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CARTER v. PHILIP MORRIS CORP.

February 23, 2000

THERESA CARTER, AS THE PERSONAL REPRESENTATIVE OF THE ESTATE OF KATIE W. CARTER,
V.
PHILIP MORRIS CORPORATION AND RITE AID CORPORATION OF PENNSYLVANIA.



The opinion of the court was delivered by: Dalzell, District Judge.

MEMORANDUM

The plaintiff here brings allegations of negligence and products liability against a manufacturer and seller of cigarettes. We now consider her motion to remand this case to Pennsylvania state court.

I. Factual and Procedural Background

While we will detail some of the particulars of the Complaint as necessary below, the claims plaintiff Theresa Carter ("Carter") makes here can be simply stated. She alleges that her decedent, Katie W. Carter, died from lung cancer and other injuries Philip Morris Corporation caused with its cigarettes that defendant Rite Aid Corporation of Pennsylvania sold her. Carter alleges negligence (Count 1), strict products liability (Count 3), and civil conspiracy (Count 5) against Philip Morris, and similarly alleges negligence (Count 2) and strict products liability (Count 4) against Rite Aid.*fn1

This case was originally filed in the Court of Common Pleas of Philadelphia County, and Philip Morris subsequently removed it here. In the notice of removal, Philip Morris argued that while Rite Aid was, like Carter, a Pennsylvania citizen, this fact did not destroy diversity because Rite Aid was in fact fraudulently joined for the sole purpose of defeating federal diversity jurisdiction.

Carter has now filed for remand under 28 U.S.C. § 1447(c)*fn2, arguing that there was no fraudulent joinder, and that consequently the parties are non-diverse and no basis for federal jurisdiction exists.*fn3

II. Analysis

A. Legal Standards for Remand

In general, "the removal statute should be strictly construed, and all doubts should be resolved in favor of remand." Abels v. State Farm Fire & Cas. Co., 770 F.2d 26, 29 (3d Cir. 1985). When a non-diverse party has been joined as a defendant, the only way (absent a federal question*fn4) for a removing defendant to avoid remand is to demonstrate that the non-diverse party was fraudulently joined, and, in so demonstrating, the removing party bears a "heavy burden of persuasion." Batoff v. State Farm Ins. Co., 977 F.2d 848, 851 (3d Cir. 1992). "Joinder [of a party] is fraudulent where there is no reasonable basis in fact or colorable ground supporting the claim against the joined defendant, or no real intention in good faith to prosecute the action against the defendant or seek a joint judgment." Boyer v. Snap-On Tools Corp., 913 F.2d 108, 111 (3d Cir. 1990) (internal quotations omitted).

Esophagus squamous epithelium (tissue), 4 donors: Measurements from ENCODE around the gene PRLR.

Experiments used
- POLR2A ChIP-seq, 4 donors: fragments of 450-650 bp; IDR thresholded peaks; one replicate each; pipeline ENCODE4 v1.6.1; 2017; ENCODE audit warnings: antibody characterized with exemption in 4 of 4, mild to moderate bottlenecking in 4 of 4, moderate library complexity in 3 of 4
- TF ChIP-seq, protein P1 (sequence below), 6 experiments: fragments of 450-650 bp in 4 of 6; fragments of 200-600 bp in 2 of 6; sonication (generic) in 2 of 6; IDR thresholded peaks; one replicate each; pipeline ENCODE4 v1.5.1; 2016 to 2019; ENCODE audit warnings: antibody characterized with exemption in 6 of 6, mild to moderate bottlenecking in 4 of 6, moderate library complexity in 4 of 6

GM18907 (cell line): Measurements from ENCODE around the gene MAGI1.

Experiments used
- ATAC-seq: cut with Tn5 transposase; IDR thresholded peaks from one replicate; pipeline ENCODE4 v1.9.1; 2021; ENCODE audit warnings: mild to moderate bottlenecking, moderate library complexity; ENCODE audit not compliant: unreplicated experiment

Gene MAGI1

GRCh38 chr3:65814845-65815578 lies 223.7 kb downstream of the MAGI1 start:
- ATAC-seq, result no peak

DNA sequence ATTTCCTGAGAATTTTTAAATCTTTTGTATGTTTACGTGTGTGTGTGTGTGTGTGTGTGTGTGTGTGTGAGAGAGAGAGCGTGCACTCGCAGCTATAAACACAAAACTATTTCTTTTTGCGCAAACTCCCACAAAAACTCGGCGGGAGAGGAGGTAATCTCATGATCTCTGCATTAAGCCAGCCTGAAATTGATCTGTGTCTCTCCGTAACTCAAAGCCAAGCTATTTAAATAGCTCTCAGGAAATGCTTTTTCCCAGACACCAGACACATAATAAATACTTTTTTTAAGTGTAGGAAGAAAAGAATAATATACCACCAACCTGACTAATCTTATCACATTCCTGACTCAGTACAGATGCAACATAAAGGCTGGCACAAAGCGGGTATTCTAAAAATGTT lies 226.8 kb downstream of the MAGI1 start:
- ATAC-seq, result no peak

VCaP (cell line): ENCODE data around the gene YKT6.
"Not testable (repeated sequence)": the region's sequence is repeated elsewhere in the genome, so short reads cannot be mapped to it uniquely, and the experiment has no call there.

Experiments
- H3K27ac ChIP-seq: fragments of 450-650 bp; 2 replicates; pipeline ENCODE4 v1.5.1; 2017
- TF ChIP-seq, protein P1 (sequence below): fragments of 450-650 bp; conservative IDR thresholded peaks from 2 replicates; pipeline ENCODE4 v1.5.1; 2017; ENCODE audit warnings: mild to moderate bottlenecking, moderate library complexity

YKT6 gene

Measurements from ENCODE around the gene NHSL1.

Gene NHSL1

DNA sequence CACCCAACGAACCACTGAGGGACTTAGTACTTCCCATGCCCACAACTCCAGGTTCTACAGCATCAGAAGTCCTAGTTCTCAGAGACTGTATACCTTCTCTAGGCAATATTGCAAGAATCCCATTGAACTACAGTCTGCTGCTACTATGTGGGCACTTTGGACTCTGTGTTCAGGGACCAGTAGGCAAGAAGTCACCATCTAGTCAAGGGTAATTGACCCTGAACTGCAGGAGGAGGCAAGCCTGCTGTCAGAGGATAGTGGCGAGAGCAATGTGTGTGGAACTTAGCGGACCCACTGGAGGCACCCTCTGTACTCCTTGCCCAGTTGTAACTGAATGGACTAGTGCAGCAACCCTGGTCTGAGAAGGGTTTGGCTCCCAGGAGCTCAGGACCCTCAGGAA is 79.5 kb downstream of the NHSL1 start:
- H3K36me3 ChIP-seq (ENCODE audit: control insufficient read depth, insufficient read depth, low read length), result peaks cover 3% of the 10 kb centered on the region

In making this inquiry, we must resolve all contested facts in the plaintiff's favor and must equally resolve all uncertainties as to the current state of the applicable substantive law in her favor. See id. Moreover, "if there is even a possibility that a state court would find that the complaint states a cause of action against any one of the [non-diverse] resident defendants, the federal court must find that joinder was proper and remand the case to state court." Batoff, 977 F.2d at 851 (quoting Boyer, 913 F.2d at 111).

Here, therefore, in deciding whether Rite Aid was fraudulently joined, we must examine Carter's Complaint*fn5 and assess whether she states a colorable cause of action against Rite Aid under Pennsylvania law. Importantly, though, our inquiry must not be too deep. Simply because we come to believe that, at the end of the day, a state court would dismiss the allegations against a defendant for failure to state a cause of action does not mean that the defendant's joinder was fraudulent. See Batoff, 977 F.2d at 852. In this context, our familiar standards of analysis under Fed. R.Civ.P. 12(b)(6) are inapplicable and, instead, the test is whether the plaintiff's claims are not even "colorable", which is to say, "wholly insubstantial and frivolous". Id.*fn6 Consequently, if we must make a penetrating or intricate analysis of state law in order to determine if the claim is colorable then it is likely that the claim is indeed colorable and not frivolous. See id. at 853.

With these standards in mind, we now examine Carter's allegations against Rite Aid.

B. Assessment of Carter's Claims ...


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